Mathematicians as hackers or tricksters?

Last week I met the cultural theorist McKenzie Wark at an event at Cabinet Magazine in Brooklyn.  I’ll have to write about Cabinet at some point; they have a very original take on mathematics, and Margaret Wertheim, who spoke at the same event, has written extensively on mathematics and is the director of the Institute for Figuring in Los Angeles.  Wertheim and the Institute for Figuring need posts of their own.  Right now I want to comment on this quotation from Lukács (History and Class Consciousness) which I read in Wark’s A Hacker Manifesto:

This fragmentation of the object of production necessarily entails the fragmentation of its subject. In consequence of the rationalization of the work-process the human qualities and idiosyncrasies of the worker appear increasingly as mere sources of error.

This was published in 1923 — at the height of the Foundations Crisis in mathematics, curiously enough — and provides an interesting perspective on the drive to rid mathematics of human error.  The hacker appears in an ambivalent role at the end of my Chapter 8, as one possible image of the mathematician as trickster:

Circumstances force the typical cyberpunk protagonist into a life of underground resistance to a political and economic order projected onto a future dominated by AI but not so different, in the end, from the instrumental market rationality with which each of us must come to terms in this life. But this faceoff mirrors the confrontation within mathematics between two facets of the same split personality: mathematics is both the condition of alienation and the skill without which community cannot be restored.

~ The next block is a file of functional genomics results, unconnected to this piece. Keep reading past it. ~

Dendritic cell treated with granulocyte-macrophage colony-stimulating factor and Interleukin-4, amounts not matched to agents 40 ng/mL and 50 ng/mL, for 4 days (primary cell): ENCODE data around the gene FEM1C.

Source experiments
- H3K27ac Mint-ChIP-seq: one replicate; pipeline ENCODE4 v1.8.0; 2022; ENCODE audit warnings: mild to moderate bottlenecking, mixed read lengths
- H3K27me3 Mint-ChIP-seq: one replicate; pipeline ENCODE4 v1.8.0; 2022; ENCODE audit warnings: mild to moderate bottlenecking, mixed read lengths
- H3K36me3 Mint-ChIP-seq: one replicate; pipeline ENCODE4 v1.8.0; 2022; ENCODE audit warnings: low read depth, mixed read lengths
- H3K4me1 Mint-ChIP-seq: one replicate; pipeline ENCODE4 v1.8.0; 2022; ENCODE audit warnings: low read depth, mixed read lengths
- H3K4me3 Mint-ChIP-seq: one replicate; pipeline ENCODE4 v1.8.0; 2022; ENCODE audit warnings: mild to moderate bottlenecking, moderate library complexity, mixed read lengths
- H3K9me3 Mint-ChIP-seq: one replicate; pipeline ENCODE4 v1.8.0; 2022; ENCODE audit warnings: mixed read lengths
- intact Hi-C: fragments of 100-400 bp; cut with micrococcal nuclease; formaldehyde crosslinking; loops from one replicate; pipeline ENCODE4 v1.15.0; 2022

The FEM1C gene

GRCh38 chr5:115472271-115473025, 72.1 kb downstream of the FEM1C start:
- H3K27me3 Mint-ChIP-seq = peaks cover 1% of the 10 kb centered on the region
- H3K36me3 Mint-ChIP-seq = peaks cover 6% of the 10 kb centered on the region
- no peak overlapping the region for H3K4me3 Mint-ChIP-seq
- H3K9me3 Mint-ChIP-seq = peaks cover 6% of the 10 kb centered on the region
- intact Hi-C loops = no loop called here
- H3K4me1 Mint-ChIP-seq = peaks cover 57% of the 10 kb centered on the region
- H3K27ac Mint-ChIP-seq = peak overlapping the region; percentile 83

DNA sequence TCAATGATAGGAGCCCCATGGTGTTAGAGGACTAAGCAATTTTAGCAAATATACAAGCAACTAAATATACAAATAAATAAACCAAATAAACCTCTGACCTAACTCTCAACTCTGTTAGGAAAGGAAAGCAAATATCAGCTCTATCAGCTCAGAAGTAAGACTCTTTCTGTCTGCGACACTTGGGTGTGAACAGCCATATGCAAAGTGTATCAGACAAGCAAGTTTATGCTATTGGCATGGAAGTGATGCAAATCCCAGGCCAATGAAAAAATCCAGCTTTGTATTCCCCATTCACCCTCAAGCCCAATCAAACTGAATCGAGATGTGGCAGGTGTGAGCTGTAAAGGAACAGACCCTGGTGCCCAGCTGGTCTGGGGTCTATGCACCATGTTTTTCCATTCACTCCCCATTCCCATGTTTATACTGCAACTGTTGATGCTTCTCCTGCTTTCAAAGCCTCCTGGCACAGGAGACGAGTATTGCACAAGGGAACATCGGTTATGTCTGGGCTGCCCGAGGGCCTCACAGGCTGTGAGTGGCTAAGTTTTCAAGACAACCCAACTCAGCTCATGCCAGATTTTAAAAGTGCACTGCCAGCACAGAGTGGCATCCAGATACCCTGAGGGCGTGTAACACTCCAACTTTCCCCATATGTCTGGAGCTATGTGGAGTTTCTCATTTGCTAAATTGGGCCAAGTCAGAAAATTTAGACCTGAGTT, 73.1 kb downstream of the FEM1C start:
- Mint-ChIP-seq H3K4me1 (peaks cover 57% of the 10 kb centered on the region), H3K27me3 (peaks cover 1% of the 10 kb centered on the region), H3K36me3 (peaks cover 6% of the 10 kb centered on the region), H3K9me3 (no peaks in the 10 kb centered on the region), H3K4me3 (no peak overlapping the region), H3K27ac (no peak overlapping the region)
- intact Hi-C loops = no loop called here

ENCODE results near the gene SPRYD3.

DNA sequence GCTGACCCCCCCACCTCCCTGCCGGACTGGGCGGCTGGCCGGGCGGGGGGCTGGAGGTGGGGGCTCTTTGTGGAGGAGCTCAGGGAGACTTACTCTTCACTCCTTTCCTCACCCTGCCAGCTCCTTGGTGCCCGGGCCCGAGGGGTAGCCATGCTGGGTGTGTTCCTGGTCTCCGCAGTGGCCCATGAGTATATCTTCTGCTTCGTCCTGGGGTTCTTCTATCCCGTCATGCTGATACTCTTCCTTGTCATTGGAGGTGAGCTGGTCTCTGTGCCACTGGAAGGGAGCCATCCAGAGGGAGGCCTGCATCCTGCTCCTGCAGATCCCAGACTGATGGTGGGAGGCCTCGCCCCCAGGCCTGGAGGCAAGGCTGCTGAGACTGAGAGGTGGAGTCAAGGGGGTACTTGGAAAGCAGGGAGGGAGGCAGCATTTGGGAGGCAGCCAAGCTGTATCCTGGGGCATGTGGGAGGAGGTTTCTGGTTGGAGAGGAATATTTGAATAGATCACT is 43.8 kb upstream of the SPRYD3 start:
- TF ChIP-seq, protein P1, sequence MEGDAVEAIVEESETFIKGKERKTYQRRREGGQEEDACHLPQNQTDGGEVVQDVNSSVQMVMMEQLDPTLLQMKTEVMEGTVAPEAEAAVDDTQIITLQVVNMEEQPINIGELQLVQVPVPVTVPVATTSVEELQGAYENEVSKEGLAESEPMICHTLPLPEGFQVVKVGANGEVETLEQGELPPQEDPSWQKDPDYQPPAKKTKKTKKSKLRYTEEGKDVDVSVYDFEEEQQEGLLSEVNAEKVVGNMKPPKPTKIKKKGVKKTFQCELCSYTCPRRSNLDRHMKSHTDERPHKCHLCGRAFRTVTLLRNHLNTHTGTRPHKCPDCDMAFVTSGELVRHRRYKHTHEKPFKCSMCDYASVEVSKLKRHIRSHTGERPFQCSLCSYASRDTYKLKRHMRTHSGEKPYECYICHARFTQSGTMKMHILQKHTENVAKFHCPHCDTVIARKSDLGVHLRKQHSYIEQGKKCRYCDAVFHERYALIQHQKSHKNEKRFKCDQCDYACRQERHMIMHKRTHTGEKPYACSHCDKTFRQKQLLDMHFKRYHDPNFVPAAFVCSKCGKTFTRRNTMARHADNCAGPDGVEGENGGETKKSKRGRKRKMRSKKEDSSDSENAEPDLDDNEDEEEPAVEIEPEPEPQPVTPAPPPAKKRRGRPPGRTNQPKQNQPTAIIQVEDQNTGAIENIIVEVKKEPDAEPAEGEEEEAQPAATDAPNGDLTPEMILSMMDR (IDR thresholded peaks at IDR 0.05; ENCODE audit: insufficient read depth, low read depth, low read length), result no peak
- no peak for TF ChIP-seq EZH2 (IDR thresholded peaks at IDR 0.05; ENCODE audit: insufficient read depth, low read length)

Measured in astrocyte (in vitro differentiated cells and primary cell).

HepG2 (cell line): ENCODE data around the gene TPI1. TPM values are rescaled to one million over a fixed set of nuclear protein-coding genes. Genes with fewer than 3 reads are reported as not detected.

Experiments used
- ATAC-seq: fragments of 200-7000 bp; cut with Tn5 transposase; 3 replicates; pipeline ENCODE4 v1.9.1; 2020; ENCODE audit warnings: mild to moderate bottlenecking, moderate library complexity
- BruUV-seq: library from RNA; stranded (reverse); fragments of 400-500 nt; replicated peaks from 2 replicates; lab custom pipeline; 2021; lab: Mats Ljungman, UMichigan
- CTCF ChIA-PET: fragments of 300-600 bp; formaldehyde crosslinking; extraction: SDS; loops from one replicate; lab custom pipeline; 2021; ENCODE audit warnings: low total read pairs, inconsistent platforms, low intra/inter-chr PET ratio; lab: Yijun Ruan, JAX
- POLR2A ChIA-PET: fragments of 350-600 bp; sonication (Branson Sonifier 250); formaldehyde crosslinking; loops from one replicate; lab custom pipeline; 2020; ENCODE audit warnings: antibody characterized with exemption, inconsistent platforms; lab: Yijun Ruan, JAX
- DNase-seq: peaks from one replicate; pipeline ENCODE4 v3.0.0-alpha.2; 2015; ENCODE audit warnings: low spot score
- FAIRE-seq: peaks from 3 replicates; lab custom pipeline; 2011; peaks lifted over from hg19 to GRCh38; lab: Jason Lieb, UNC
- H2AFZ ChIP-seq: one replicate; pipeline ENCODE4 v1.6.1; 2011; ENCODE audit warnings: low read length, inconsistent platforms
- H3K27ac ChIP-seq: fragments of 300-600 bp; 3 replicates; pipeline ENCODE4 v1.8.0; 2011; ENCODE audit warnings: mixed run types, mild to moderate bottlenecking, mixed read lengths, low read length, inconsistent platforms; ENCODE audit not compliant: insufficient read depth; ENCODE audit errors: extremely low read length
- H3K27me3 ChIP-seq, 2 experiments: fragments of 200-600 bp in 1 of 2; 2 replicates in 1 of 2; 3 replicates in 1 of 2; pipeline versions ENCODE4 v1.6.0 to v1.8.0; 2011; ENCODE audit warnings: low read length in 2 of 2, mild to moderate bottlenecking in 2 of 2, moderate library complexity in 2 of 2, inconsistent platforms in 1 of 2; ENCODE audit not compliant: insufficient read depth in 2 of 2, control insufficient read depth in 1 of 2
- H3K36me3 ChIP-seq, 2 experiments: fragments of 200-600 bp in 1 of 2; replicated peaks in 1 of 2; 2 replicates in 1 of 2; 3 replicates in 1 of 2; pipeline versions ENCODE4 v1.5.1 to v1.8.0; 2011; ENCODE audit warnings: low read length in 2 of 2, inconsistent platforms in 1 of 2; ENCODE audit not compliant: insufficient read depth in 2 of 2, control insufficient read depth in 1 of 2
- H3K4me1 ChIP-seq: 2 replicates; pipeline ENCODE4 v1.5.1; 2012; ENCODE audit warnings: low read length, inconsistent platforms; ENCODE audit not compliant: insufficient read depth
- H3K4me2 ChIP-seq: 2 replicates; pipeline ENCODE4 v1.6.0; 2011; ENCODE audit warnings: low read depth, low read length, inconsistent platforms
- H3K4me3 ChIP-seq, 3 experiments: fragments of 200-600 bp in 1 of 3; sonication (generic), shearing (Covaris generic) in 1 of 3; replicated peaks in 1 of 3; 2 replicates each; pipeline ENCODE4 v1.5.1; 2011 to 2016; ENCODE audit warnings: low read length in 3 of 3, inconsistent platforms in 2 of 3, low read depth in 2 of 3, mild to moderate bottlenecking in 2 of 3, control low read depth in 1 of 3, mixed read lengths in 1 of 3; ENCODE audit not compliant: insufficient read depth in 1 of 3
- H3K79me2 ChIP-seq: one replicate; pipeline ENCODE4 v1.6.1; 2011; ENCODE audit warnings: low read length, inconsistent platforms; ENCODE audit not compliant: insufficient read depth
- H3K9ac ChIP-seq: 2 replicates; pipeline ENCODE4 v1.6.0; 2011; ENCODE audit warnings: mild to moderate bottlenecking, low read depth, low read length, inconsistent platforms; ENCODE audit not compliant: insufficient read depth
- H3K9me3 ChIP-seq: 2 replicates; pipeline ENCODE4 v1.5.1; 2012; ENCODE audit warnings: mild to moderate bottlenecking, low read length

In Wark’s book, the hacker is the creator of abstraction:

We produce new concepts, new perceptions, new sensations, hacked out of raw data. Whatever code we hack, be it programming language, poetic language, math or music, curves or colorings, we are the abstracters of new worlds.

This is written in a (romantic) manifesto style but it is actually a text of cultural analysis, and I think it’s relevant to the discussion of HOTT, as well as to the quotation from my Chapter 8; Wark’s hacker has the same split personality.

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2 thoughts on “Mathematicians as hackers or tricksters?

  1. Jon Awbrey

    And again …

    The well-known capacity that thoughts have — as doctors have discovered — for dissolving and dispersing those hard lumps of deep, ingrowing, morbidly entangled conflict that arise out of gloomy regions of the self probably rests on nothing other than their social and worldly nature, which links the individual being with other people and things; but unfortunately what gives them their power of healing seems to be the same as what diminishes the quality of personal experience in them.

    Robert Musil • Der Mann ohne Eigenschaften (The Man Without Qualities)

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    Reply

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